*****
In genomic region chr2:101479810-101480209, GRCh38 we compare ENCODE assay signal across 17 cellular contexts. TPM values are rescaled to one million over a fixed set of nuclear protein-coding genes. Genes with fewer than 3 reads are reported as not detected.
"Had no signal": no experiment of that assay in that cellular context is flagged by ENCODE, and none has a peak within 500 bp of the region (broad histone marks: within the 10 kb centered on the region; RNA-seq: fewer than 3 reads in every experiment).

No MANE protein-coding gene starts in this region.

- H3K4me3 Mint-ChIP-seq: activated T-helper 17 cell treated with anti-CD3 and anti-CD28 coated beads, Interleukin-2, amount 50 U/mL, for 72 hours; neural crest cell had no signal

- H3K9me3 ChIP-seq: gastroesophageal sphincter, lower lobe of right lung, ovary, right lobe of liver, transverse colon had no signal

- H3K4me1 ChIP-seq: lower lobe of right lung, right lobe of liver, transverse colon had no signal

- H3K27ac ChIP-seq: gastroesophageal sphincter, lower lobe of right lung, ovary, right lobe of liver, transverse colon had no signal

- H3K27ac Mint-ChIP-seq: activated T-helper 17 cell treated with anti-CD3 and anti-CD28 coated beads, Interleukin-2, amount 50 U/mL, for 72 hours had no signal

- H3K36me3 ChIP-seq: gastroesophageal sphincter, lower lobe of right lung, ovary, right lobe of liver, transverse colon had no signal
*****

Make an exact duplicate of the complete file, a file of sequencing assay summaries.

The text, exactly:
In genomic region chr2:101479810-101480209, GRCh38 we compare ENCODE assay signal across 17 cellular contexts. TPM values are rescaled to one million over a fixed set of nuclear protein-coding genes. Genes with fewer than 3 reads are reported as not detected.
"Had no signal": no experiment of that assay in that cellular context is flagged by ENCODE, and none has a peak within 500 bp of the region (broad histone marks: within the 10 kb centered on the region; RNA-seq: fewer than 3 reads in every experiment).

No MANE protein-coding gene starts in this region.

- H3K4me3 Mint-ChIP-seq: activated T-helper 17 cell treated with anti-CD3 and anti-CD28 coated beads, Interleukin-2, amount 50 U/mL, for 72 hours; neural crest cell had no signal

- H3K9me3 ChIP-seq: gastroesophageal sphincter, lower lobe of right lung, ovary, right lobe of liver, transverse colon had no signal

- H3K4me1 ChIP-seq: lower lobe of right lung, right lobe of liver, transverse colon had no signal

- H3K27ac ChIP-seq: gastroesophageal sphincter, lower lobe of right lung, ovary, right lobe of liver, transverse colon had no signal

- H3K27ac Mint-ChIP-seq: activated T-helper 17 cell treated with anti-CD3 and anti-CD28 coated beads, Interleukin-2, amount 50 U/mL, for 72 hours had no signal

- H3K36me3 ChIP-seq: gastroesophageal sphincter, lower lobe of right lung, ovary, right lobe of liver, transverse colon had no signal